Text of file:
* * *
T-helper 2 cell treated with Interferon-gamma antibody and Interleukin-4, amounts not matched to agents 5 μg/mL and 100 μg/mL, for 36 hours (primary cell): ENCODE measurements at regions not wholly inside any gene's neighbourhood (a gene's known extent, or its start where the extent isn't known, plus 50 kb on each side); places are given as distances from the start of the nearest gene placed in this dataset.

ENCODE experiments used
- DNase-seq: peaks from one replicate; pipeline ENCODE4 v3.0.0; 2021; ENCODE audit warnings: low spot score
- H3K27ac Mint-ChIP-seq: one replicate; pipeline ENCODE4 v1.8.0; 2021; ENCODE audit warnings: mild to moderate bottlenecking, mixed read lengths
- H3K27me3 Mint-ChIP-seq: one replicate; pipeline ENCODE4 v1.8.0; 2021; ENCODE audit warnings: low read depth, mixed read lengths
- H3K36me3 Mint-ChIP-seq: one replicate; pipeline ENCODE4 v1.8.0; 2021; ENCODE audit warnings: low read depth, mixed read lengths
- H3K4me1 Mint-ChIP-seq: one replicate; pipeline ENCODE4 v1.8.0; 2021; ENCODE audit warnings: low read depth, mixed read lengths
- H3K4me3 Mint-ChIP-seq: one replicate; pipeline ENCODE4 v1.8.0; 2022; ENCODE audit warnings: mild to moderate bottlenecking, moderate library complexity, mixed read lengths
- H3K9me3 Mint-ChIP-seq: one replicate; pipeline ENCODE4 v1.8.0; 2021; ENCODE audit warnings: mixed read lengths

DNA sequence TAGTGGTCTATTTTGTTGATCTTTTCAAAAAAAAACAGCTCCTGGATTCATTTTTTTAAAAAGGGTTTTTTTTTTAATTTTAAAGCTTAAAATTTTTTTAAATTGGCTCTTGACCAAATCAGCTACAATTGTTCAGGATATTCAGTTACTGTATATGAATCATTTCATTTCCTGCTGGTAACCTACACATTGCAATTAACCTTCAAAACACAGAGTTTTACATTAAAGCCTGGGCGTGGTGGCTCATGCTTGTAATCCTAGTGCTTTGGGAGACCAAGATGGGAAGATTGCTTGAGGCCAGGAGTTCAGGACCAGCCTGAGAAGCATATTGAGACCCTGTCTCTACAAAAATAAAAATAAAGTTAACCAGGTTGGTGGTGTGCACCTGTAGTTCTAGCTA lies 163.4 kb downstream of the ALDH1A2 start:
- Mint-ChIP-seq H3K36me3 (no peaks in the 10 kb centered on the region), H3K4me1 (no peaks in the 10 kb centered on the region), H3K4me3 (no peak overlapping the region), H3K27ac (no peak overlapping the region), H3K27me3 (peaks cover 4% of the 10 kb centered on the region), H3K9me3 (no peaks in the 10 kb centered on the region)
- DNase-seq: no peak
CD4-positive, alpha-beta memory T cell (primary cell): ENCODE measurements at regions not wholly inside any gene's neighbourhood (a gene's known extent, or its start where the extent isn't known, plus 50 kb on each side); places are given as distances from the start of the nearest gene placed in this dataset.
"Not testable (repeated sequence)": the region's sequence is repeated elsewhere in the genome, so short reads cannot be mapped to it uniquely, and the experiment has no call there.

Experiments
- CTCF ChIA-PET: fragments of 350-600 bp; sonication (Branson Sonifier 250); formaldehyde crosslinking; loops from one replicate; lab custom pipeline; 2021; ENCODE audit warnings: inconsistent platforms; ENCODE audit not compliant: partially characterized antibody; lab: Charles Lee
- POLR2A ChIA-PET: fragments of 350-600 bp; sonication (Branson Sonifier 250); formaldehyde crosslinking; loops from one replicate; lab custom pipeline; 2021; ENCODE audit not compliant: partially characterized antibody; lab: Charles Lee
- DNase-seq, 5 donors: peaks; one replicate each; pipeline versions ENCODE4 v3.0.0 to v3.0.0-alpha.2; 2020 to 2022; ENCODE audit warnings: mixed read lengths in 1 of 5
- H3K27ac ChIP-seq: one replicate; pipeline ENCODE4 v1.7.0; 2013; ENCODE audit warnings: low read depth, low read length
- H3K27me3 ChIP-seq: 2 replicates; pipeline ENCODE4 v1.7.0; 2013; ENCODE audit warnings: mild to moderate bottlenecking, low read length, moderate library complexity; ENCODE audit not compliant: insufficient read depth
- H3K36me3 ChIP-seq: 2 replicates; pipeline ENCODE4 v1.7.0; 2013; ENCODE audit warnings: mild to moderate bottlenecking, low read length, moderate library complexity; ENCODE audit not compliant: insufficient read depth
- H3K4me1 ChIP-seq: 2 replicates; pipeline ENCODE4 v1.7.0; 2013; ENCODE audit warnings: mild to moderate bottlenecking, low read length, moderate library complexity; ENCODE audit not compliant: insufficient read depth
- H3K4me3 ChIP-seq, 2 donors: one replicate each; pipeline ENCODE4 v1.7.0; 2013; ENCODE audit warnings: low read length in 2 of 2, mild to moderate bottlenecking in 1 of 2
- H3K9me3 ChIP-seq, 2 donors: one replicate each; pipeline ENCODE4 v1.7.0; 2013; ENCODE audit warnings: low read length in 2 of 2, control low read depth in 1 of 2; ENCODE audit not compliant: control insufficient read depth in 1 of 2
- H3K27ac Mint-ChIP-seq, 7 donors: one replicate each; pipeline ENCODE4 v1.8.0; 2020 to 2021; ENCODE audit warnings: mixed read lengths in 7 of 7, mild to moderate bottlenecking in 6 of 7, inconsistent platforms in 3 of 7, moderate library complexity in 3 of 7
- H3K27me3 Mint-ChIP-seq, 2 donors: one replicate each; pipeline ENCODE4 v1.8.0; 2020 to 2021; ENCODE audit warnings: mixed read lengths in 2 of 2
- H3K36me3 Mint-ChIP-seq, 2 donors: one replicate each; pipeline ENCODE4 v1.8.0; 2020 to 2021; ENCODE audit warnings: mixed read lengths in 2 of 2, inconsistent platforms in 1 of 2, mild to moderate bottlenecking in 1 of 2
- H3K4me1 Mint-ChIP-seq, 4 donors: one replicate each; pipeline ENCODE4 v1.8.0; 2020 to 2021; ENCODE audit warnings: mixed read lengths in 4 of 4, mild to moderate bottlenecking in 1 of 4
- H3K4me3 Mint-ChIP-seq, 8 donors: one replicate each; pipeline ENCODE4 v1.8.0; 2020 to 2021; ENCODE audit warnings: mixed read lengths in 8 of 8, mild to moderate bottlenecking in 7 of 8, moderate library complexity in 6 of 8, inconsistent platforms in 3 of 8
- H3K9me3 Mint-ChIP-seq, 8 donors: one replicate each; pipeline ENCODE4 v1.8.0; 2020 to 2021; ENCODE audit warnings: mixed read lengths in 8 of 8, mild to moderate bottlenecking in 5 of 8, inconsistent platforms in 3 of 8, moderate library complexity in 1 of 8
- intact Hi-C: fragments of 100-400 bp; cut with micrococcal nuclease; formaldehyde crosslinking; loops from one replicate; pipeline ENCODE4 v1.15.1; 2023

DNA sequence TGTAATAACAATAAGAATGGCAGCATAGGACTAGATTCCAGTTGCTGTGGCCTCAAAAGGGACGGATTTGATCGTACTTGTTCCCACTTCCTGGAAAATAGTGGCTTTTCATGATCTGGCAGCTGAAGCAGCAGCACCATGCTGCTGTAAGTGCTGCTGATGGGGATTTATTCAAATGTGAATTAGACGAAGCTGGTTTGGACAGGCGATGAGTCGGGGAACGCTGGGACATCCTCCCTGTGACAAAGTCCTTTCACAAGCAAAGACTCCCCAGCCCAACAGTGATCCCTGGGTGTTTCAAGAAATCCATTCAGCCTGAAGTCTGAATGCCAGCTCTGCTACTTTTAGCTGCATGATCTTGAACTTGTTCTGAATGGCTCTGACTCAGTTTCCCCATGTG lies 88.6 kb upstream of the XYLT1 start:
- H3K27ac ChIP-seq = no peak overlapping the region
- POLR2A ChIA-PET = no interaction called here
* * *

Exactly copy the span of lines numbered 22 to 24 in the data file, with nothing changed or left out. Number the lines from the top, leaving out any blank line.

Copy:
- H3K4me1 ChIP-seq: 2 replicates; pipeline ENCODE4 v1.7.0; 2013; ENCODE audit warnings: mild to moderate bottlenecking, low read length, moderate library complexity; ENCODE audit not compliant: insufficient read depth
- H3K4me3 ChIP-seq, 2 donors: one replicate each; pipeline ENCODE4 v1.7.0; 2013; ENCODE audit warnings: low read length in 2 of 2, mild to moderate bottlenecking in 1 of 2
- H3K9me3 ChIP-seq, 2 donors: one replicate each; pipeline ENCODE4 v1.7.0; 2013; ENCODE audit warnings: low read length in 2 of 2, control low read depth in 1 of 2; ENCODE audit not compliant: control insufficient read depth in 1 of 2